It’s Victory Day, but who’s winning?


KABUL, Afghanistan — All was quiet in Kabul on Thursday, with the most dramatic events climatic in nature. A huge dust storm blew in around noon, bringing high winds and thunder.

Plans for the traditional military parade to mark Mujaheddin Victory Day — the anniversary of the overthrow of the Soviet-backed Najibullah regime by the Northern Alliance in 1992 — were scrapped Wednesday night after an Afghan Air Force pilot opened fire on NATO troops, killing eight military personnel and one contractor.

Defense Ministry spokesman General Zahir Azimi did not mince words when he announced the cancellation.

“For security reasons and in order to avoid threats against defenseless people, the military parade and gatherings will not be held," he told reporters at a press conference Wednesday evening.

The concession marks a clear triumph for the Taliban, who had threatened to disrupt any festivities scheduled for the controversial holiday.

Mujaheddin Victory Day — known in Dari as Asht-e-Saur (8th of Saur, for the date on the Afghan calendar when the event occurred), tends to bring out the worst in Afghan inter-factional relations. Some see the day as heralding the worst years in Afghanistan’s recent history — the brutal civil war that tore the country apart and set ethnic and political groups at each other’s throats.

Others, however, relish the chance to honor the sacrifice that the Afghan fighters made in battling and ultimately defeating a far mightier enemy — the Soviet Union.

The Taliban have long scoffed at the government’s Victory Day celebrations; they consider themselves the true mujaheddin, who fought for their country’s freedom. The government of President Hamid Karzai, they say, has given Afghanistan back to the infidels, by welcoming the presence of international troops.

In 2008, Karzai narrowly escaped assassination in a shooting that the Taliban claimed credit for. In 2009, no formal events were held to mark the day, a fact about which the Taliban were quite jubilant.

In a statement from 2009 that could just as easily apply to today, Taliban spokesman Zabiullah Mujahed boasted that the Taliban had managed to frighten the Afghan government into bending to their will.

“This year … the Mujahideen of the Islamic Emirate of Afghanistan had resolved that if the mercenary Karzai administration committed the stupidity of marking the 8th of Saur [28 April i.e. Mujahideen victory anniversary] with a military parade by the mercenary army trained by the crusader forces, then they [Taliban] would carry out large-scale, martyrdom-seeking operations on them.

"The enemy [Afghan government] was challenged about this in advance. That is why the enemy did not mark this day out of fear.”

No doubt similar statements will follow this year’s last-minute cancellation.

But it does raise the question of the relative strengths of the Taliban and the Afghan government, especially with security responsibility for Kabul province and six other sites about to be handed over to Afghan forces.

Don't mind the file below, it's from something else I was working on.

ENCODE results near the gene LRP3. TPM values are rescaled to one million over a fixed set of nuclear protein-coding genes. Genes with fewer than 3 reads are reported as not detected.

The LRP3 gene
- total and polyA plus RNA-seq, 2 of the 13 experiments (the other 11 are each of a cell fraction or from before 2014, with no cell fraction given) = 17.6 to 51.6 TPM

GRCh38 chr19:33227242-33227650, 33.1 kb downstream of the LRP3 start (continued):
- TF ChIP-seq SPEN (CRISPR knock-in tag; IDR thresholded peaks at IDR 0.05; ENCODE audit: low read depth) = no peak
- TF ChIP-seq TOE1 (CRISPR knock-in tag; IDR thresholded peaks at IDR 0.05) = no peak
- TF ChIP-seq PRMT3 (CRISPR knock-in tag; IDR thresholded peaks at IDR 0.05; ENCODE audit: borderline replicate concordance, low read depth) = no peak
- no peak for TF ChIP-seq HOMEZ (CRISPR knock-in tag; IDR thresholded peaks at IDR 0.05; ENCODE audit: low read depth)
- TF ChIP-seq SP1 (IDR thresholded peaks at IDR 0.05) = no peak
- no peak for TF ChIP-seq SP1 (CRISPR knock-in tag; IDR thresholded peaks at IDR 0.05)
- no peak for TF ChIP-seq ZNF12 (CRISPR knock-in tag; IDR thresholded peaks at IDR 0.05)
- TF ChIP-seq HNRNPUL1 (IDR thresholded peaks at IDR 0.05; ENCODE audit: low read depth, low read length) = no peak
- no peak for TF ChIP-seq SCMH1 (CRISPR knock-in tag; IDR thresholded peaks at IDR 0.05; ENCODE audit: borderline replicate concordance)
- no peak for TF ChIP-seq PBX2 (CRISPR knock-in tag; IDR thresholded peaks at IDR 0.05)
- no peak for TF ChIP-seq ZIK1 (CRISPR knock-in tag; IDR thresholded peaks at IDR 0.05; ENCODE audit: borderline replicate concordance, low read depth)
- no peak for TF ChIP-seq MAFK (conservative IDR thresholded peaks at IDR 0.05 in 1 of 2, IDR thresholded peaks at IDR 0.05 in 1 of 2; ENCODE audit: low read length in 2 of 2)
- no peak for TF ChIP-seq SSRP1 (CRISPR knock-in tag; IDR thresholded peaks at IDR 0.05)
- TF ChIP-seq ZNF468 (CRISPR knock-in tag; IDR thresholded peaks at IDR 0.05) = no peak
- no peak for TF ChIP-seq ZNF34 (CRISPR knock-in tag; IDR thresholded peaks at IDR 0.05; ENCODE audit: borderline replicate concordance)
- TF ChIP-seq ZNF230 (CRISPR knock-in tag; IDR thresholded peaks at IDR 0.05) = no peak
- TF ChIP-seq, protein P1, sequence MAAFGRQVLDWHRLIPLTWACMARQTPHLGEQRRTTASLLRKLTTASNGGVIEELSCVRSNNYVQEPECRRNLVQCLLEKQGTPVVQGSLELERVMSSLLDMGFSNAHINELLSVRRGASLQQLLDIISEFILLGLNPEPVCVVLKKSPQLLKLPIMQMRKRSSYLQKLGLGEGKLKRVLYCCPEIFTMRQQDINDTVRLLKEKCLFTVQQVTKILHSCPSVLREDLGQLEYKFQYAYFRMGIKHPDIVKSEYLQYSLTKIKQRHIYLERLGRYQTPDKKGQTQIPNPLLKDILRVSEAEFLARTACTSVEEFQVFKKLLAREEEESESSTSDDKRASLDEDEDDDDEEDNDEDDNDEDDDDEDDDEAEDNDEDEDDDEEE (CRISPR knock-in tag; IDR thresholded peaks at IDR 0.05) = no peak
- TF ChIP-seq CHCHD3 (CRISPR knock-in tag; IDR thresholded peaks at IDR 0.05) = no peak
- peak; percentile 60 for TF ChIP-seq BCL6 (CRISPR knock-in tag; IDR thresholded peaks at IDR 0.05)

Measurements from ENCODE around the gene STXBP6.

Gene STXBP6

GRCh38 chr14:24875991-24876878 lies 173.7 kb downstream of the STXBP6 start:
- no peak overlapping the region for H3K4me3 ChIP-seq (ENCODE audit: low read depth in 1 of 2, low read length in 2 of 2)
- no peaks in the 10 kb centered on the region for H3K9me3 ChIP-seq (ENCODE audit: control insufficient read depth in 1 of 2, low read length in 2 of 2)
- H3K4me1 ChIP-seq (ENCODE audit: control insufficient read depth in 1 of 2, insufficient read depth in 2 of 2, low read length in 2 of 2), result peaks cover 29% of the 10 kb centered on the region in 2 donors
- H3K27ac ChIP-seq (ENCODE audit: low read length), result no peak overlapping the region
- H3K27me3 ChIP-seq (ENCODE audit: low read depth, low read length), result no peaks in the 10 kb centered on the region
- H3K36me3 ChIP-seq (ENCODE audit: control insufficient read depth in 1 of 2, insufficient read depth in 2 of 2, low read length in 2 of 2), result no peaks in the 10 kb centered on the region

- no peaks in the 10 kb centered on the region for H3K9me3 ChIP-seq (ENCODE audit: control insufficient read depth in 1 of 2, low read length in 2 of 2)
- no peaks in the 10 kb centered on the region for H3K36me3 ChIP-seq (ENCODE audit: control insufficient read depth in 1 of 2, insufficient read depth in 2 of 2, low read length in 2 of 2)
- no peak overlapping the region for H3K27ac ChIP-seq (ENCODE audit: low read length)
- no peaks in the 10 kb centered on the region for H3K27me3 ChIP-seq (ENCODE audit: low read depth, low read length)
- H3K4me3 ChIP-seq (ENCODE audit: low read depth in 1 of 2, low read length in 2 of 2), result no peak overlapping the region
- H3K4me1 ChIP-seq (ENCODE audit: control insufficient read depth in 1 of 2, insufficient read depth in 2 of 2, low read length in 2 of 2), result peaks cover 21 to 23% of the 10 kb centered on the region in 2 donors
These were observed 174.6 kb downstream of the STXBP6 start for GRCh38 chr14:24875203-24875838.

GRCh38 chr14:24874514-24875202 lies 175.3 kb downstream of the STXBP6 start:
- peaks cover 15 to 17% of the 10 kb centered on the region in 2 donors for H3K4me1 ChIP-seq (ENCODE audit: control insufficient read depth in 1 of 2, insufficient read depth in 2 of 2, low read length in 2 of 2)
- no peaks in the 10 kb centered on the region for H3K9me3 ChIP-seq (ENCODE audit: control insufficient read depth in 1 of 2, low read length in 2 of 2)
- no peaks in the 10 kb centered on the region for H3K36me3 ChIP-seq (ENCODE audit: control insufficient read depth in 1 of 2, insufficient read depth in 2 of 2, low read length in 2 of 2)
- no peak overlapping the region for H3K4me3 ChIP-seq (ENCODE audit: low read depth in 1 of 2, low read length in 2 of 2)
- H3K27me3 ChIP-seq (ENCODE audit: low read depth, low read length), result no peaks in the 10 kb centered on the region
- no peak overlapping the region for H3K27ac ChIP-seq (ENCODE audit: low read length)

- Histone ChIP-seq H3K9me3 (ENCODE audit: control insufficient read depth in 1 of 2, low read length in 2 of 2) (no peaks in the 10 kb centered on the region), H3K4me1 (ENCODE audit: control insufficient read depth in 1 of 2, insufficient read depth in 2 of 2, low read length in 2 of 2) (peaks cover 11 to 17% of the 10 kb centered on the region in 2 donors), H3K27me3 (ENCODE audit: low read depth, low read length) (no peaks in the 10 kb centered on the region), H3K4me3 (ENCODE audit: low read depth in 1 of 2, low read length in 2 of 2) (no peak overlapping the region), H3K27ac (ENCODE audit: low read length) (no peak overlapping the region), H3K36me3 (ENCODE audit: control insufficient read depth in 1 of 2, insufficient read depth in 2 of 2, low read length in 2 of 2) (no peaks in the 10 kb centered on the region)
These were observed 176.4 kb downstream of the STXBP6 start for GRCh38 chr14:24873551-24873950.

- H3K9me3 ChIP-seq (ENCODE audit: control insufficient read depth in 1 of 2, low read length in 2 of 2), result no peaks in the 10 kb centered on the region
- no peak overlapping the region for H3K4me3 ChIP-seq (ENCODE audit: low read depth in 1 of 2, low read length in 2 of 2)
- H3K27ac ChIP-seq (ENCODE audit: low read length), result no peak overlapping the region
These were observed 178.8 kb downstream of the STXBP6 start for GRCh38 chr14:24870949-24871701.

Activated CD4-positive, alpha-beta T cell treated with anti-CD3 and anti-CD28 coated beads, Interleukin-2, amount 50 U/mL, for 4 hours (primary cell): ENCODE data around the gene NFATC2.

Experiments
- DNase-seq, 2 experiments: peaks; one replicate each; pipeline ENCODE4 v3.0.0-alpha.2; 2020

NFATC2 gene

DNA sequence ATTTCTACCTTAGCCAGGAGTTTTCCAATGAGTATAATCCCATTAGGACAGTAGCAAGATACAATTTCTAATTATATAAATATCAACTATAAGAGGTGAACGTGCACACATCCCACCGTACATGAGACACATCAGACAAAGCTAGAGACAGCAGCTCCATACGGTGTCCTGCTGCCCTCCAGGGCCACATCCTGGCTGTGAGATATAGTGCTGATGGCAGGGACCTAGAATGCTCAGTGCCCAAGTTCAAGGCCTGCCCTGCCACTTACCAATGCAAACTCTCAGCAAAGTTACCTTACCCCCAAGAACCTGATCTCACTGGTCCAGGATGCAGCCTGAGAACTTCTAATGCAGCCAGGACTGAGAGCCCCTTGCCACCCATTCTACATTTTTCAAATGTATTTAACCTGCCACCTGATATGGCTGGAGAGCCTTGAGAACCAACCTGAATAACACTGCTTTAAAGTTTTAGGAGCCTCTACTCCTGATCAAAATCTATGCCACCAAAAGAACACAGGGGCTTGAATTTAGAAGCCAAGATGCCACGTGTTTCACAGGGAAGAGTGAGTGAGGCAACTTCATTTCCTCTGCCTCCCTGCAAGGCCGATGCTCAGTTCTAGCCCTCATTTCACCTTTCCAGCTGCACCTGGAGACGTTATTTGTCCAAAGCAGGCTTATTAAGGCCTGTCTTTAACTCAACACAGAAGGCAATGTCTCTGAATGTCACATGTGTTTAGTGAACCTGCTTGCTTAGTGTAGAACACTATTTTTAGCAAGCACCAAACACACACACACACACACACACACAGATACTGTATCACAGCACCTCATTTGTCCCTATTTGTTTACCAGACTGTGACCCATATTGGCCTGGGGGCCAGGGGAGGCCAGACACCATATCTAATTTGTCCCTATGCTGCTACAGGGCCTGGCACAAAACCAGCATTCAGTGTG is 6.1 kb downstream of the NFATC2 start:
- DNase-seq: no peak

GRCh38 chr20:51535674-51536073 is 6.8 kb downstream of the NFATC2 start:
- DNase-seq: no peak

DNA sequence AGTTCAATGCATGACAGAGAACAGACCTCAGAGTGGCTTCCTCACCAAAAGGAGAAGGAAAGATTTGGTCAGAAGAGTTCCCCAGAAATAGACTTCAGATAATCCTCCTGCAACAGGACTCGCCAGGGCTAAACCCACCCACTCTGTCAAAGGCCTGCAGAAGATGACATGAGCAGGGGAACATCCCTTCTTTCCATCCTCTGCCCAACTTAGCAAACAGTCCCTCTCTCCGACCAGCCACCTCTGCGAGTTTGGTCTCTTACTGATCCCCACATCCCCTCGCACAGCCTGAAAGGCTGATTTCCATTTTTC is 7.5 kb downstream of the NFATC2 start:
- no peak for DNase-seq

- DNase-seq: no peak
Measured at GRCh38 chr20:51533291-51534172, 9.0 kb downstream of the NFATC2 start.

If the Afghan security forces, which now number some 275,000, cannot hold in check a group of fighters that the most generous estimates peg at no more than 30,000, then what will happen when the last foreign combat troops leave the country in 2014?

The U.S. military professes to be unruffled by recent setbacks.

U.S. Lt. Gen. William Caldwell, who assumed command of the NATO Training Mission Afghanistan (NTM-A) in November 2009, told a press briefing in London in mid-April that the Afghan security forces would be ready to take control by the target date of December 2014.

He also said that a more rigorous vetting process had been introduced in the Afghan army to weed out possible Taliban infiltrators, a problem that has become increasingly serious over the past few weeks.

But that will not help the nine people — eight military and one civilian — killed by an Air Force pilot at Kabul International Airport yesterday.

The Taliban claimed that the act was carried out by one of their own, a sleeper agent named Azizullah. But Dr. Hassan Sahebi told the Afghan media that the assassin was his brother, Ahmad Gul, a man driven to despair by economic difficulties, and with no links to the Taliban.

The U.S. military is keeping quiet about the incident, pending notification of the victim’s families. The Afghan government has also been a bit economical with information.

But there is no denying the facts — the situation appears to be steadily deteriorating. The Taliban claim that they have dozens of sleeper agents inside the armed forces, which, true or not, is sowing fear and suspicion among military men and women, both Afghan and international.

Since the beginning of April there have been several incidents where men in military uniform have opened fire on NATO personnel. Five troops were killed in Jalalabad on April 16, another two in Faryab at the beginning of the month.

The Defense Ministry was attacked on April 18 by another would-be assassin in army garb, who failed in his attempt to get the minister but killed three others and wounded six before he was taken down by guards. The Kandahar police chief was also assassinated by a suicide bomber in a police uniform, on April 15.

And on April 25, the Taliban staged a brazen escape from Sarposa prison, in Kandahar, in what many say could only have been a plot planned and executed with high-level government or military involvement.

General David Petraeus has said that the Taliban’s momentum has been halted throughout the country and even reversed in some places. This will be the decisive year, he says.

The Afghan government also professes to be confident that the Taliban are on their way out.

But there were no celebrations of Mujaheddin Victory Day this year.

Perhaps actions speak louder than words?

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